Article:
The other day I was cleaning out some old CDs and equipment. I found a CD titled Napster. This brought back many memories of the early 2000s. I remember back then that when you had Napster running it would make everything else on the internet super slow. I even remember networks banning its use because it would cause bandwidth problems.
This got me thinking about the quirks of the internet and how much it has changed the way we work with data, particularly within an IT landscape. Just a few years ago, the ideal architecture sat completely behind a firewall and all the IT solutions sat in close proximity. This made bulk data transfers a common practice. But as cloud has superseded the cost efficiency and capabilities of the traditional on-premise architecture we now have to rethink how we move data. This is because we no longer have servers right next to each other. So if we want to move data we need to think about the impact of that data’s footprint on our existing bandwidth needs. Just like the old Napster days, transferring mass quantities of data over the wire can be disruptive.
One way that we deal with this challenge is to continuously stream data rather than send it out in big batches. The difference of streaming is that when data gets created, it immediately is propagated into the cloud rather than collecting large batches of data.
However, streaming data like this is not as simplistic as it sounds. First, being able to pull data off a database in real time can be disruptive to the database’s primary function. Most databases are architected to service applications which people are using. So keeping those databases busy with coughing up data is usually non negotiable for most companies.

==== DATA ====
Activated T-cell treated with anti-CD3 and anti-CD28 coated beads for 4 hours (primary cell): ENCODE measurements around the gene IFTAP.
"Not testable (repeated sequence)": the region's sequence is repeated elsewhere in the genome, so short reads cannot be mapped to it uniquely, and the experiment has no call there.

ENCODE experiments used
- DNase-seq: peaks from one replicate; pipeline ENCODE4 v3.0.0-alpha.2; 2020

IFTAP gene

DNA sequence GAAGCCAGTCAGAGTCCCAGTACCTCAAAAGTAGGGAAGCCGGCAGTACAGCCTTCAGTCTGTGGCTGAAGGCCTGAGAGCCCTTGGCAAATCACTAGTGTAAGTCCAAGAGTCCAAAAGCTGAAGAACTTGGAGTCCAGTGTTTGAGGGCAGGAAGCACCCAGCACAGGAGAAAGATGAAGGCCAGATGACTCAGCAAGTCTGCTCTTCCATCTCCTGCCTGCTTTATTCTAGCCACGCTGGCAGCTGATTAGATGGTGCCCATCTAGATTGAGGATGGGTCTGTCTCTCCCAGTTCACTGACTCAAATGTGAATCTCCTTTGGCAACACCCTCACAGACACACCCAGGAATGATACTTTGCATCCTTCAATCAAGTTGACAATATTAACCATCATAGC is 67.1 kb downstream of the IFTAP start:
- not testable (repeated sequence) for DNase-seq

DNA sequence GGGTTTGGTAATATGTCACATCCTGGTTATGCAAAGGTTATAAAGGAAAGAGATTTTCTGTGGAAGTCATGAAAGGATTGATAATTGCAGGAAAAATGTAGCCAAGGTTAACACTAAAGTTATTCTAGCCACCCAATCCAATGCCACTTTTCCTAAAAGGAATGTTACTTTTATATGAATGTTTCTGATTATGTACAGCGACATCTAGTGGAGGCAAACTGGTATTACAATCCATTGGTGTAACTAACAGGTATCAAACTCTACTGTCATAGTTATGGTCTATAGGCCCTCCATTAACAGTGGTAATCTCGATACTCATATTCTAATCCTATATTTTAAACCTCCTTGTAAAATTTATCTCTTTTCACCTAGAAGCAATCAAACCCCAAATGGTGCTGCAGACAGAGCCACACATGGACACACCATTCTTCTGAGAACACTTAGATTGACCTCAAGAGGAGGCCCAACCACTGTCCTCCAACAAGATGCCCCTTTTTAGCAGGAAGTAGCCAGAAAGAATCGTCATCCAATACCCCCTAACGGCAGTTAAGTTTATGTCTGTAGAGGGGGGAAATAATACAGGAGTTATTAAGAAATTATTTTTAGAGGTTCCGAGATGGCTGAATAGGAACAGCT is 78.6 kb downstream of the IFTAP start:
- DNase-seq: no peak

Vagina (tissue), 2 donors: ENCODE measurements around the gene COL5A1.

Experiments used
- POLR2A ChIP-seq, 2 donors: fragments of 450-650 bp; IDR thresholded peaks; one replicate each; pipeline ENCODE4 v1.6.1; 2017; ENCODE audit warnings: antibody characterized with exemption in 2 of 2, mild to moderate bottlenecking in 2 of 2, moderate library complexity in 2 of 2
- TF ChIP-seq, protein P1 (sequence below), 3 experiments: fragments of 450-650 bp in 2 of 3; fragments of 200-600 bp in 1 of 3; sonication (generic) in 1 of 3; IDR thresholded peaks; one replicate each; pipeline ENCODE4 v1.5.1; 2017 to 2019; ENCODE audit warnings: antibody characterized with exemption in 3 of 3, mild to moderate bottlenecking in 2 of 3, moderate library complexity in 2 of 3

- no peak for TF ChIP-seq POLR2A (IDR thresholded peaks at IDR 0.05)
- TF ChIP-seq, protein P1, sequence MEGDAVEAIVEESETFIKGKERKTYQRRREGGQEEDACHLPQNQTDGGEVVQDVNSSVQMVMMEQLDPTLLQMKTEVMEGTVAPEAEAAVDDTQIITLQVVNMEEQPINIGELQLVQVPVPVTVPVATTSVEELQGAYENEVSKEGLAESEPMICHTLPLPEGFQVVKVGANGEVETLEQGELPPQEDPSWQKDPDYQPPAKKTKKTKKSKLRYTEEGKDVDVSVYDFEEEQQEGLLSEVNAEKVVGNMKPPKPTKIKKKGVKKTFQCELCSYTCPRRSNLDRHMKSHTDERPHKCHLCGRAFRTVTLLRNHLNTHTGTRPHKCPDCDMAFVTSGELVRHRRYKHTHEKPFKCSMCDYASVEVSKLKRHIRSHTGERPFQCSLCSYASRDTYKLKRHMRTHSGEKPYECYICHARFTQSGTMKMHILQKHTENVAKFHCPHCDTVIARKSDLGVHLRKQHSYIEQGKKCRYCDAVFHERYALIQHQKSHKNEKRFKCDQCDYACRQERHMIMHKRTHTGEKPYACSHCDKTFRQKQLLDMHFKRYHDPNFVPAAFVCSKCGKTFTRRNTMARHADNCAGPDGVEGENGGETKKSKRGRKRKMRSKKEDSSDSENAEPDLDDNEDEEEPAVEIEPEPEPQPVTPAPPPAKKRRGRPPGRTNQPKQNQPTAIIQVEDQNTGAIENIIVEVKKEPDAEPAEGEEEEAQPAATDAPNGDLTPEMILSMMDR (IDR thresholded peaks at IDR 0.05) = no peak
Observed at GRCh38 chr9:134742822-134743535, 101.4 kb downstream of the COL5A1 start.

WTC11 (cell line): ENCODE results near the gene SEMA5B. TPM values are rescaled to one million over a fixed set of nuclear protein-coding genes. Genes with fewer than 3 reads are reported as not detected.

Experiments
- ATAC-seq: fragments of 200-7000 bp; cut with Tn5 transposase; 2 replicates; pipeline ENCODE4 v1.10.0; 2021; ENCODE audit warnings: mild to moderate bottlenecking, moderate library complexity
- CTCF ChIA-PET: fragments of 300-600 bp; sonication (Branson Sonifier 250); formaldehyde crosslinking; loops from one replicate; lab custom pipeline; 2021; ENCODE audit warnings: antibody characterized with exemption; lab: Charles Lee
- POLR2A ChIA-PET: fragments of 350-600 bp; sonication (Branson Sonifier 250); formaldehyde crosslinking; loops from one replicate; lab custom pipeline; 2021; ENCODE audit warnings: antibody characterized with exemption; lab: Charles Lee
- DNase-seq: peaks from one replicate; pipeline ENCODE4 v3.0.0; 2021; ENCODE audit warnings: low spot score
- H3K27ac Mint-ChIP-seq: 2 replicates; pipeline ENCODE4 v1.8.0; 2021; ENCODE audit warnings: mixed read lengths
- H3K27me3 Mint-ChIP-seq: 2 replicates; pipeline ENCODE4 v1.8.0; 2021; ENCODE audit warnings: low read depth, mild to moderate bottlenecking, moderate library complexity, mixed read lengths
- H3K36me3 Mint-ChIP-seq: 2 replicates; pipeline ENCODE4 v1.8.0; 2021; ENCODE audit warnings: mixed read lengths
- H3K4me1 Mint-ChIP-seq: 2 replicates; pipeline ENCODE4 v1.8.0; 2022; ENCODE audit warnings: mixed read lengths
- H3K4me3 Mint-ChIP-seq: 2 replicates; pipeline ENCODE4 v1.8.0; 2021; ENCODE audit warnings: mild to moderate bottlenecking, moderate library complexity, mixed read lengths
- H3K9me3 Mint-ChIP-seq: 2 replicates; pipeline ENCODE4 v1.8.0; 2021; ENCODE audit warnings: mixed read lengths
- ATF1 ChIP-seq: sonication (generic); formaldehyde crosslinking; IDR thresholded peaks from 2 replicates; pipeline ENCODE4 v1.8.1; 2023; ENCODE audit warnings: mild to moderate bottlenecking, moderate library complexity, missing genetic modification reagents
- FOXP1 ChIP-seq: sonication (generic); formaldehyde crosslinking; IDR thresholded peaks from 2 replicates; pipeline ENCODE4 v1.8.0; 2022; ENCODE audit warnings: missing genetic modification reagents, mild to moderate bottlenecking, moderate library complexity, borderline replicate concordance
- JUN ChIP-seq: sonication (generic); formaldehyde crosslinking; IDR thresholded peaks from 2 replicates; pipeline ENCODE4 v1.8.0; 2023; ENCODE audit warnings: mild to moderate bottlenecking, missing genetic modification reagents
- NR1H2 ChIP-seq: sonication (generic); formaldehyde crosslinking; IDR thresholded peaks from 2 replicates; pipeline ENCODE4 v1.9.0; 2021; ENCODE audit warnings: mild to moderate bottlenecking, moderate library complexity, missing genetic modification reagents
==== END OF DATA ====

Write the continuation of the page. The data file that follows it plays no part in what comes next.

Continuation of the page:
Additionally, streaming data means everything is literally happening in real time, so how do you gracefully deal with roadblocks? For example, imagine that the receiving end isn’t responsive, or there are sudden schema changes or some data gets lost en route?
To address these issues the top vendors in streaming data have devised some creative work arounds. First instead of connecting directly to a transaction database they will connect to the database log. This is the place where the database tracks everything that happens. This is really tricky to do because the log is designed to audit the database. However, by using the log we can completely avoid interrupting the production database, and stream the data landing in it.
To deal with hiccups while the data is in flight requires the ability to gracefully buffer data. Buffers are an important part of streaming. The video you’re watching right now is buffering so that you have a smooth viewing experience. If the buffer didn’t exist you’d constantly get fits and starts, because connectivity to the web has regular interruptions. The buffering provided by data streaming vendors is designed to ensure you aren’t losing streaming data while its in transit. So when an outage occurs or when there is a schema change the streaming data can be still held until the conflict is resolved.
Beyond the benefit of being a better fit for the cloud, streaming also provides many business benefits. For example, now you can get more real time analytics from things such as web traffic data and other high volume events.
Intricity often helps organizations adopt data streaming as part of a larger integration landscape. We have a short strategy engagement which we often recommend to customers which helps plan out the architecture and put it into a deployment roadmap. If you would like to take a look at this strategy engagement click here. And of course, you can reach out to Intricity to talk with a specialist at any time.